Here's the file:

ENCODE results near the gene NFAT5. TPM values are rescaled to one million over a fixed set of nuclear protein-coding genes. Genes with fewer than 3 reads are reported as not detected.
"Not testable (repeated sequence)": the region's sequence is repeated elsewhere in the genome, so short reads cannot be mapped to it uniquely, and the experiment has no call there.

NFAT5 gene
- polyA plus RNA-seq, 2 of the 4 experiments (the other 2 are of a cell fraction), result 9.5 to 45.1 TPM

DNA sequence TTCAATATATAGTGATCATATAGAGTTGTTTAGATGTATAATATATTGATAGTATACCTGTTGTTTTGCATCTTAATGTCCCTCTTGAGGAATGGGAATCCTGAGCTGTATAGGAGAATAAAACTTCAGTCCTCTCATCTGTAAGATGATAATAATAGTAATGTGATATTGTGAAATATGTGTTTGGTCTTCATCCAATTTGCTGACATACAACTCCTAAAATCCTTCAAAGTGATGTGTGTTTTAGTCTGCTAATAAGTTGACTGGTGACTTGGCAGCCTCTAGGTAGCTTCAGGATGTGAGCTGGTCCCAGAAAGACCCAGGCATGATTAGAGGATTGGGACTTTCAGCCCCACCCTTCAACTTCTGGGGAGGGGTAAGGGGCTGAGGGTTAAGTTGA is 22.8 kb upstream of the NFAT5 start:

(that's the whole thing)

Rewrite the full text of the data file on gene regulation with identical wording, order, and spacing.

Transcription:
ENCODE results near the gene NFAT5. TPM values are rescaled to one million over a fixed set of nuclear protein-coding genes. Genes with fewer than 3 reads are reported as not detected.
"Not testable (repeated sequence)": the region's sequence is repeated elsewhere in the genome, so short reads cannot be mapped to it uniquely, and the experiment has no call there.

NFAT5 gene
- polyA plus RNA-seq, 2 of the 4 experiments (the other 2 are of a cell fraction), result 9.5 to 45.1 TPM

DNA sequence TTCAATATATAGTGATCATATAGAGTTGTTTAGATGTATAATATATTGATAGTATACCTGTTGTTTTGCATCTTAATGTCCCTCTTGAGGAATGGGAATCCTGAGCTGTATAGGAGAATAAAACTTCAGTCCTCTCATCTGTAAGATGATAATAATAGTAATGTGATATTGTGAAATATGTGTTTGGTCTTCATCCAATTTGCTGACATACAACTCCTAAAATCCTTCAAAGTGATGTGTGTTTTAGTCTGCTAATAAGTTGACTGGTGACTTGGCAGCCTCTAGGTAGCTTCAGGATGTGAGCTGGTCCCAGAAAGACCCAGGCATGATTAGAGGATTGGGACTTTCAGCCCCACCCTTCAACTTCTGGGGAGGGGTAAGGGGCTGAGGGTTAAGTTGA is 22.8 kb upstream of the NFAT5 start: